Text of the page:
From a certain point of view, all commercial culture entails is taking some ideal or aspiration and setting out to gain the practical knowledge of how to accomplish the closest approximation of that ideal they can. What makes it commercial rather than political is that it is accomplished through voluntary arrangements and exchange rather than through force.
And what the enormous growth in wealth since the onset of the Industrial Revolution has done is expand what is possible. Why some have taken this to mean that ideals were abandoned along the way for wanton materialism is beyond me. I stand with McCloskey in the belief that as our material possibilities expand, so too do the aspirations we are able to pursue.
I see examples all around me. Take the indie game developer Jonathan Blow. He worked in the video game industry for decades, and was frustrated by the constraints he faced at the big studios. He believed very strongly that video games could be a form of expression, that they could be up there with any art form. So he struck out on his own and worked on a game without institutional constraints for several years, and the result was Braid.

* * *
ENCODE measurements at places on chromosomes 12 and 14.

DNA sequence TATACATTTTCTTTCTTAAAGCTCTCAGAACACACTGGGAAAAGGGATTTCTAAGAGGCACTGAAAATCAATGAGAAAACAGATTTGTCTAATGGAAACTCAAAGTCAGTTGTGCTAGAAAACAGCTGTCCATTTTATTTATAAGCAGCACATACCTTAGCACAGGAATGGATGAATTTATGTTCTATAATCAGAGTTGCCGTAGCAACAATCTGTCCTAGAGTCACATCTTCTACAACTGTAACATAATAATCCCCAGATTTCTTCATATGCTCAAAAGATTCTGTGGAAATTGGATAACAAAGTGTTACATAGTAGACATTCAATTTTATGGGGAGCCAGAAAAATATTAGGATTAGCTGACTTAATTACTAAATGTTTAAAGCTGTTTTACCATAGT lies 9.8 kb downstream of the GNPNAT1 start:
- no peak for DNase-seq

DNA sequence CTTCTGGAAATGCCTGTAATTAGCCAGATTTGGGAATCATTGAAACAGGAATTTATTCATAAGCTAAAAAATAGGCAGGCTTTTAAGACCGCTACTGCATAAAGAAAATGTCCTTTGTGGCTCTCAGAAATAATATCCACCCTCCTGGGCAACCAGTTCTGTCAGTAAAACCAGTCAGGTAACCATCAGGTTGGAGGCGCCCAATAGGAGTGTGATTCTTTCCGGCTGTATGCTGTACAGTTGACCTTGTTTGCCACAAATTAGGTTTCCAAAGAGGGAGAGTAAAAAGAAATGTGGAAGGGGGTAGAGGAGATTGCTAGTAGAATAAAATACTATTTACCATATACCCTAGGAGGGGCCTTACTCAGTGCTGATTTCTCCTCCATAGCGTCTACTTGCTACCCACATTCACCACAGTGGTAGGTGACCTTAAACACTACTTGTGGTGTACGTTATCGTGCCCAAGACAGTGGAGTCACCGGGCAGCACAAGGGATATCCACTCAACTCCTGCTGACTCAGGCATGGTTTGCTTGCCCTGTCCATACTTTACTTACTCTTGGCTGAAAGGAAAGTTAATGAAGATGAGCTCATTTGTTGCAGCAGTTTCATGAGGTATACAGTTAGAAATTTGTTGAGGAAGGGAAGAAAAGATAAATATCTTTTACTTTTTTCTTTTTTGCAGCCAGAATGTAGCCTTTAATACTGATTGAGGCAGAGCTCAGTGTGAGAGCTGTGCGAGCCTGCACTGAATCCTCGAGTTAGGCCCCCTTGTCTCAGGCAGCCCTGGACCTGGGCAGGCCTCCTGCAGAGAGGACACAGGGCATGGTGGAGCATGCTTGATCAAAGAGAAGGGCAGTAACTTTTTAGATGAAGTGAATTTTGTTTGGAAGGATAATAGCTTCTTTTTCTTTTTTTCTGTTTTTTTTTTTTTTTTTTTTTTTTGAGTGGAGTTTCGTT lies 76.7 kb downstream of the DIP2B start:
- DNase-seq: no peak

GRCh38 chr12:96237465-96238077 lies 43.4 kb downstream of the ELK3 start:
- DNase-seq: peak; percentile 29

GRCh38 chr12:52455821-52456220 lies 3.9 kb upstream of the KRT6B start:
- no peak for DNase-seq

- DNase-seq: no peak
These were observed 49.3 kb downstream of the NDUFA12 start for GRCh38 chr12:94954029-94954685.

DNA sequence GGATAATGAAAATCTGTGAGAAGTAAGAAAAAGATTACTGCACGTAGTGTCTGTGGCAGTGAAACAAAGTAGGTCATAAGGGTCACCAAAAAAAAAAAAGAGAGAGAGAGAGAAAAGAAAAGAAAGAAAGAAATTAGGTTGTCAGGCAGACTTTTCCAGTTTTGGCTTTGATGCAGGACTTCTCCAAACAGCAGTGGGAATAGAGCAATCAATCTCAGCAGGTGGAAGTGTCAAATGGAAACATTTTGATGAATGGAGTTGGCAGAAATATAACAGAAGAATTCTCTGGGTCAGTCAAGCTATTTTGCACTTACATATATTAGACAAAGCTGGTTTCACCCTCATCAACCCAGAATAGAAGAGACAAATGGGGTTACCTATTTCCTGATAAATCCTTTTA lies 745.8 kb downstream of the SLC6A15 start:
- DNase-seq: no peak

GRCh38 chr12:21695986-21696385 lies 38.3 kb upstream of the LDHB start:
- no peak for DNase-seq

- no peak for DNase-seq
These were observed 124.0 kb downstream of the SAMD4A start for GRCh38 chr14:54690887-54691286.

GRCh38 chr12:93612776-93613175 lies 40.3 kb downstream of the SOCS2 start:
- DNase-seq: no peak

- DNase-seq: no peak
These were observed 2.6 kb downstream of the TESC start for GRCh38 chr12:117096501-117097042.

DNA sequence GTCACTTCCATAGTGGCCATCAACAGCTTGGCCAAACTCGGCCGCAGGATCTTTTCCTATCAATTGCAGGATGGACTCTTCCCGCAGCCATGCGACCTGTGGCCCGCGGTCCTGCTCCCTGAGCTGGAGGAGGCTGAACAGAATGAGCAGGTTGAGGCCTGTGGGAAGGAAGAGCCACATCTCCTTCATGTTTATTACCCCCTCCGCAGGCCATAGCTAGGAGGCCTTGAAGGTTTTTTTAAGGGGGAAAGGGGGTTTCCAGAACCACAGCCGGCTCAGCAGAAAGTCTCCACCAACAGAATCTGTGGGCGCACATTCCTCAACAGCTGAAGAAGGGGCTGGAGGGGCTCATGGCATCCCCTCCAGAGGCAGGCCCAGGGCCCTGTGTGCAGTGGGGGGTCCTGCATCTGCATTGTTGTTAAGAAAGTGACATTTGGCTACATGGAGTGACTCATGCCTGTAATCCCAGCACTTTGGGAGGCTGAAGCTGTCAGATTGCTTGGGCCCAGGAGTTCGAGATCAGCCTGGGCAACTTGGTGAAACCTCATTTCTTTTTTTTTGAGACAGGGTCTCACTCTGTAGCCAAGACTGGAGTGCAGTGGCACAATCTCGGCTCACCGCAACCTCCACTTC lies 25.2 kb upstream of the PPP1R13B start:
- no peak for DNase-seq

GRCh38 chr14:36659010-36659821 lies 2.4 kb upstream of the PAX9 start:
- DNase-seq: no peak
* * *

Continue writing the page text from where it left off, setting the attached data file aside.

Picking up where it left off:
To any gamer, Braid clearly trumpets Blow’s aspiration for something more. It is full of allusions to the history of gaming, as well as to The Lord of the Rings and other such things. There was real innovation in the gaming aspect itself–the manipulation of time was not an entirely new thing (what is, in art or anything?) but nothing had taken it as far or made it as central to the gameplay as Braid did. Blow brought in David Hellman to make the game look like a gigantic, moving, interactive painting. And he clearly put a lot of thought into the soundtrack.
Whether or not Braid succeeds as art or even as a video game is one of those questions where the answer depends on who you ask. Roger Ebert didn’t think so, to no one’s surprise. But the reason he even mentioned it is because so many people have cited Braid as a counterexample to his claim that video games could never be art. Certainly, there are people who feel it is not just a good game, but a worthy artistic work.
Of course, it has been a tremendous financial success for Blow. Yet I find it difficult to believe that financial gain was his entire motive–with the low probability of success in indie game development, the expected return of going indie was probably break even with staying at his old job. But he had an aspiration, not just to create artistic video games but to push the industry in that direction. And his initial success means that he now has the practical means to pursue more such projects.
And I can’t see that as anything but a good thing.